US Senator Roger Wicker (R-MS), who sponsored “The Amateur Radio Parity Act of 2015” in the Senate, had said the bill he introduced, with original cosponsor Richard Blumenthal (D-CT), would allow for transparency and equality in the regulatory process. S. 1685 and its identically worded US House version H.R. 1301 direct the FCC to provide “regulatory parity” for Amateur radio operators. Wicker said in a June 29 media release that the legislation would ensure that Amateur Radio operators are able to continue to provide “critical communications support at no cost to taxpayers.”
“This would be particularly beneficial in Mississippi and other rural states,” Wicker said. “During Hurricane Katrina, Mississippians learned firsthand the value of Amateur Radio, and its ability to provide information that could save lives in times of natural disasters.”
According to Wicker, the measure “ensures increased access to, and availability of, critical resources and communication tools” to first-responders. Added Blumenthal, “We have seen the effectiveness of these systems, and the need to provide these emergency response systems to Americans, regardless of where you live, is evident.”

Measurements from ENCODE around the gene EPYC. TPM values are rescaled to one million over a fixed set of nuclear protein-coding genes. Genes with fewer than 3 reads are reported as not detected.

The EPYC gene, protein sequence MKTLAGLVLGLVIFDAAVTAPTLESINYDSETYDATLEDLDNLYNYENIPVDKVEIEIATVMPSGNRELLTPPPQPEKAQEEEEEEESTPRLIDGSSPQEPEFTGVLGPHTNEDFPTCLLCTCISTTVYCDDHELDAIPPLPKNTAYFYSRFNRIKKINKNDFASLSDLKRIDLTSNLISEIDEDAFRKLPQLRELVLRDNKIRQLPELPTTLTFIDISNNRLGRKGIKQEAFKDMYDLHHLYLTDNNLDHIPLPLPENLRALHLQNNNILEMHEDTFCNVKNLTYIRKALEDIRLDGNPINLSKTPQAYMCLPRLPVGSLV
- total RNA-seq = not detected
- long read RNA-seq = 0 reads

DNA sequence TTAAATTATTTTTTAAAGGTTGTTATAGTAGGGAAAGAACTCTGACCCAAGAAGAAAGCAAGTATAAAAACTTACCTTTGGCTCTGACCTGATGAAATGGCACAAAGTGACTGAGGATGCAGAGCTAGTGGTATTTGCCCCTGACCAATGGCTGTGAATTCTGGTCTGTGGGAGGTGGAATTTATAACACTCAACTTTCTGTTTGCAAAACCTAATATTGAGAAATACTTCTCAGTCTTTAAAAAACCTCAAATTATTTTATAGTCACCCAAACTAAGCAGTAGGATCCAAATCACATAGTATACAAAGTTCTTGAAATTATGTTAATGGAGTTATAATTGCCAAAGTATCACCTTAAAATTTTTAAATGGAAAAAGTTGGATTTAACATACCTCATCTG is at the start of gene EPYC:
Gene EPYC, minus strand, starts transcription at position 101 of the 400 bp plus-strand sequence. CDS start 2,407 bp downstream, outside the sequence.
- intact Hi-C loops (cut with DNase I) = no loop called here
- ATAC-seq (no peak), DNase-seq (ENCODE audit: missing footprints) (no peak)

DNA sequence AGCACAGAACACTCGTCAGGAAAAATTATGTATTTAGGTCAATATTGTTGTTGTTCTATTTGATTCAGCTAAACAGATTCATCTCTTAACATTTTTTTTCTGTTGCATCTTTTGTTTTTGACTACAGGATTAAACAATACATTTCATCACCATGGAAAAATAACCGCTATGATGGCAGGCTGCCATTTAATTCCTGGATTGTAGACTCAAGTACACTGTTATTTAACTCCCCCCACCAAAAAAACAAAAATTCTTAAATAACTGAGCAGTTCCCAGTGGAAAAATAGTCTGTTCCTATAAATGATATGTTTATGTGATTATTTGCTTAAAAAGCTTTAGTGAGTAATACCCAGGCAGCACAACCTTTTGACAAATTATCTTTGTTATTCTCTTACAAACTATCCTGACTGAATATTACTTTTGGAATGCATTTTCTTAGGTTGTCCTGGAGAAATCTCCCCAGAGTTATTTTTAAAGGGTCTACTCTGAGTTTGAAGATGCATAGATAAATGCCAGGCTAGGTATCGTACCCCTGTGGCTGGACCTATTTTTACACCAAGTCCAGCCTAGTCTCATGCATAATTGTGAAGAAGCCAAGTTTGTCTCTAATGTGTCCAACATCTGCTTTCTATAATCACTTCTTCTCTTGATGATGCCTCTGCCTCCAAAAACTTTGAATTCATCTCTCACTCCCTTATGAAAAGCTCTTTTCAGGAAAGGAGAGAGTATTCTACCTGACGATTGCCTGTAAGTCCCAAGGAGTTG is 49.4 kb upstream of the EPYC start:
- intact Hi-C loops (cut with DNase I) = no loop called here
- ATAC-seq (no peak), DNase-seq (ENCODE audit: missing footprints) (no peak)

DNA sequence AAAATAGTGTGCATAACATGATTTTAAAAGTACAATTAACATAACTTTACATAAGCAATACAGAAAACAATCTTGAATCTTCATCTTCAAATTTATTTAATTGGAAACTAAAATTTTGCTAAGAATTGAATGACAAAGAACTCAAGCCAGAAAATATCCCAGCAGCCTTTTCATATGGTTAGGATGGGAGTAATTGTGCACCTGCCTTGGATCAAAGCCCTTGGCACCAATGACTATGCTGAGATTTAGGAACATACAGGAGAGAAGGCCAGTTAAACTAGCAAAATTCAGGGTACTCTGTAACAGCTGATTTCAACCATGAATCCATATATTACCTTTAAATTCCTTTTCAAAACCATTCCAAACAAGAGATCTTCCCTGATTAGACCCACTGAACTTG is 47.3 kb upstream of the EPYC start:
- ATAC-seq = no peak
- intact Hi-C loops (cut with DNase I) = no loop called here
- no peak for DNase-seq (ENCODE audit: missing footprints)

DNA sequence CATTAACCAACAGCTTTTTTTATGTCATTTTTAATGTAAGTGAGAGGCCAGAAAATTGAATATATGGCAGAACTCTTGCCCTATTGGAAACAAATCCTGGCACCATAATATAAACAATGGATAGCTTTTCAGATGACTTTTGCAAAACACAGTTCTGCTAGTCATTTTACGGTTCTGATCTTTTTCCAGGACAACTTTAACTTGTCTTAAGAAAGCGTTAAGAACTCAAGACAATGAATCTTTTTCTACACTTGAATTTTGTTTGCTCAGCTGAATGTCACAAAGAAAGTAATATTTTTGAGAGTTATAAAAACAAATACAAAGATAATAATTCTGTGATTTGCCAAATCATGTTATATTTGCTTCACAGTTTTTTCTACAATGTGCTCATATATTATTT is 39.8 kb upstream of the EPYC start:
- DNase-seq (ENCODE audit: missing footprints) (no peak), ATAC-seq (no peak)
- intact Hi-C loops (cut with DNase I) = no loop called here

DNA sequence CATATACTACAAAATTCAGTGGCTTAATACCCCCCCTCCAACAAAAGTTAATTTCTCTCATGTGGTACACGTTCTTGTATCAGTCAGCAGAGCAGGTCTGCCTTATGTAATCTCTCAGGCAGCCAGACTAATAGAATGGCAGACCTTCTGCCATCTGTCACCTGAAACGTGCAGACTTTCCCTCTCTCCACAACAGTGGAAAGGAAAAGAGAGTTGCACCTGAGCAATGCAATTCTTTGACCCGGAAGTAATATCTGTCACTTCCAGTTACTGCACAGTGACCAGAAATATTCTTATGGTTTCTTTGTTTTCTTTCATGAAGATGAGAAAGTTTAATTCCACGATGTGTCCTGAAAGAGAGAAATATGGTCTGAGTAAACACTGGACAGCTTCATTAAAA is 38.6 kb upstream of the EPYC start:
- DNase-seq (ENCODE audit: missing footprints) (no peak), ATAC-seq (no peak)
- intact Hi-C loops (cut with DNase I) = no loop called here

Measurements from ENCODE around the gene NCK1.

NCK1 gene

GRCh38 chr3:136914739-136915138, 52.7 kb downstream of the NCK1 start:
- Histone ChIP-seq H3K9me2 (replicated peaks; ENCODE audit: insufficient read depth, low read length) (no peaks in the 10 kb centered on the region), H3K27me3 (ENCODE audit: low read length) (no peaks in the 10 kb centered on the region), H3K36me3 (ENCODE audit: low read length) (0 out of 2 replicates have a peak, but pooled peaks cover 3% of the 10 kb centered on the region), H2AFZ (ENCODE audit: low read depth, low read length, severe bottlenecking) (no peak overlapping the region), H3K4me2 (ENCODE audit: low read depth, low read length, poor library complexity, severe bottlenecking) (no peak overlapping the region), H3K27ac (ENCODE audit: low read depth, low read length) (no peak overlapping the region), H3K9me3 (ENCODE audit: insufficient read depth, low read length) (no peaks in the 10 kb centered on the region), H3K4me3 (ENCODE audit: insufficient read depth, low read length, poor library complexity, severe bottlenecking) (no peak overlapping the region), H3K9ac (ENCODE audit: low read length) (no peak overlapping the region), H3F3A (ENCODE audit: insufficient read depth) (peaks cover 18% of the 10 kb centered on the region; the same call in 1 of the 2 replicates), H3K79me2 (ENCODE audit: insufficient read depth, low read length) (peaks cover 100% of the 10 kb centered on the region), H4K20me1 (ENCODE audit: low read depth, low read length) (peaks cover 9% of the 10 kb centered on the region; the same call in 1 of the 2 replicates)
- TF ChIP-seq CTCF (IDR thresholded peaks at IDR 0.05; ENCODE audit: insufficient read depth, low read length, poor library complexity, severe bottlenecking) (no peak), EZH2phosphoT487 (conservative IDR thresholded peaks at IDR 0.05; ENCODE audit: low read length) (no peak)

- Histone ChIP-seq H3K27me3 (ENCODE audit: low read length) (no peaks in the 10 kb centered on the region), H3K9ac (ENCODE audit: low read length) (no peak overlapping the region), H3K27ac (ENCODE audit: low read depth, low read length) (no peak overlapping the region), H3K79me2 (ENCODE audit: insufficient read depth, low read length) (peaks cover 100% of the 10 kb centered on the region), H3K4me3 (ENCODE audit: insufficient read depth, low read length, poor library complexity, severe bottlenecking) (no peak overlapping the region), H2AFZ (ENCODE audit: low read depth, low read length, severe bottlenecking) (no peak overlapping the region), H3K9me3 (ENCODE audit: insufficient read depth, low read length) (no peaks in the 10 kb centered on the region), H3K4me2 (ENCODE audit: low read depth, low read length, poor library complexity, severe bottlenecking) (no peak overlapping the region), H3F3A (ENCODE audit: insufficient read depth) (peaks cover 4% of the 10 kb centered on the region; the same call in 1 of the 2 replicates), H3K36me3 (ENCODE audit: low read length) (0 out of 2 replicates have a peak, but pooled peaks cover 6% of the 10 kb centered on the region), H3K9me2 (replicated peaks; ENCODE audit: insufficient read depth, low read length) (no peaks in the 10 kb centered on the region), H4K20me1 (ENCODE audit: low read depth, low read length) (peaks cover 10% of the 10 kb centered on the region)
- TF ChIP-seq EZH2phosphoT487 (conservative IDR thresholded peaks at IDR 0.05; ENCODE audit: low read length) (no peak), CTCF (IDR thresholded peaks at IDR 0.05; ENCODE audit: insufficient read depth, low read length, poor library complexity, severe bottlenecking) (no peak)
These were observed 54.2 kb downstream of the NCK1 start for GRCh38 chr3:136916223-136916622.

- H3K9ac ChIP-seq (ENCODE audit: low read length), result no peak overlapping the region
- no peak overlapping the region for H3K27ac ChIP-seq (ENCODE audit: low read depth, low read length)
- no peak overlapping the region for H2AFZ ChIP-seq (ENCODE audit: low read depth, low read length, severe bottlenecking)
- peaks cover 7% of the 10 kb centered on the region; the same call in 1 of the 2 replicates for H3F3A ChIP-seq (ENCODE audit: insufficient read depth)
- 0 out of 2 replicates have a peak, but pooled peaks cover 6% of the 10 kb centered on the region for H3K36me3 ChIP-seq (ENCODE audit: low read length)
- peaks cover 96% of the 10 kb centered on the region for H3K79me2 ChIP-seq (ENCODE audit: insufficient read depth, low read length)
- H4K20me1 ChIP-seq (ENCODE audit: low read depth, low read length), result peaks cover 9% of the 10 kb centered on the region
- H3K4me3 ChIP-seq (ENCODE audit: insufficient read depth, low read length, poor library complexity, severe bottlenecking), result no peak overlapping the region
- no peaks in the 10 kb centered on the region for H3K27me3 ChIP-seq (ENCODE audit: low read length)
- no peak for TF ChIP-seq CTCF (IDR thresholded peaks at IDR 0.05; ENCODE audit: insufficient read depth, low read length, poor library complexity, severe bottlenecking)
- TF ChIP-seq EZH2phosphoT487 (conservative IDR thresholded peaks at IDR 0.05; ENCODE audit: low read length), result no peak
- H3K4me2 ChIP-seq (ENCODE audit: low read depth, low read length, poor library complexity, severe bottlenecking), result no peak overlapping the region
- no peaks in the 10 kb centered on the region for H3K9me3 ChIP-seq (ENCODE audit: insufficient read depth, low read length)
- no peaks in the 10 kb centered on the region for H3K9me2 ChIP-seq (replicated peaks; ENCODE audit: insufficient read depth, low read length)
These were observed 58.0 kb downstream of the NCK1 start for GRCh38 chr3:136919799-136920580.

Wicker pointed out that private land-use restrictions prevent many hams from installing functional outdoor antennas. “This bill would call on FCC to apply the reasonable accommodation policy evenly to all types of residential land use regulations and offer Amateur Radio operators the ability to negotiate with subdivisions that now have restrictions that preclude Amateur Radio antennas completely,” he said. “This could be accomplished without taking any jurisdiction away from homeowners associations and would protect neighborhood aesthetics.”
Wicker recalled that in the wake of Hurricane Katrina, Amateur Radio operators restored communication with FEMA, the Red Cross, and other disaster relief entities when the primary emergency response network was down.
The House version of the bill, H.R. 1301, was introduced in March Rep Adam Kinzinger (R-IL). According to Wicker, the House measure now has 84 bipartisan cosponsors, including Mississippi Rep Gregg Harper.